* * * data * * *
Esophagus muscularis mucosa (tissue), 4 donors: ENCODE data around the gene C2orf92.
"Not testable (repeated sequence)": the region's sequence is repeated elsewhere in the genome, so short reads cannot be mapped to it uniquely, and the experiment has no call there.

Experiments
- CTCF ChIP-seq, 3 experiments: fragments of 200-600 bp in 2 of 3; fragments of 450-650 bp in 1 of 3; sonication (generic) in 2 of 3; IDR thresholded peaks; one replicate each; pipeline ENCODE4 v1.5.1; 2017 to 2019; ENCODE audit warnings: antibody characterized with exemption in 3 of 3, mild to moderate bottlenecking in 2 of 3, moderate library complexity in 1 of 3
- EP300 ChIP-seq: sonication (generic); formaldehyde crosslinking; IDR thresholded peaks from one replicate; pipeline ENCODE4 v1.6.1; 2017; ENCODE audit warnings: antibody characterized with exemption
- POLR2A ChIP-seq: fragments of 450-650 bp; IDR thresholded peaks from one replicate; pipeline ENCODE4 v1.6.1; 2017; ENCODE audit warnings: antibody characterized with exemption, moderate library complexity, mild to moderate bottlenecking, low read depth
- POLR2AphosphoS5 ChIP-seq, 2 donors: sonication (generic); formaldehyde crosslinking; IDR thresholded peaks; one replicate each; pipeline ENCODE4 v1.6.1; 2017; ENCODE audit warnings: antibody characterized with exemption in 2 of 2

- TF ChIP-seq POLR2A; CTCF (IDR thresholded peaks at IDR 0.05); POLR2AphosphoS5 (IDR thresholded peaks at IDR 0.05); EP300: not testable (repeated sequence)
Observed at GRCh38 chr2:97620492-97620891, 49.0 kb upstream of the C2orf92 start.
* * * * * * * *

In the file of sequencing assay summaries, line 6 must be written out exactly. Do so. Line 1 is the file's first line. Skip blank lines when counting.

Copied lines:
- POLR2A ChIP-seq: fragments of 450-650 bp; IDR thresholded peaks from one replicate; pipeline ENCODE4 v1.6.1; 2017; ENCODE audit warnings: antibody characterized with exemption, moderate library complexity, mild to moderate bottlenecking, low read depth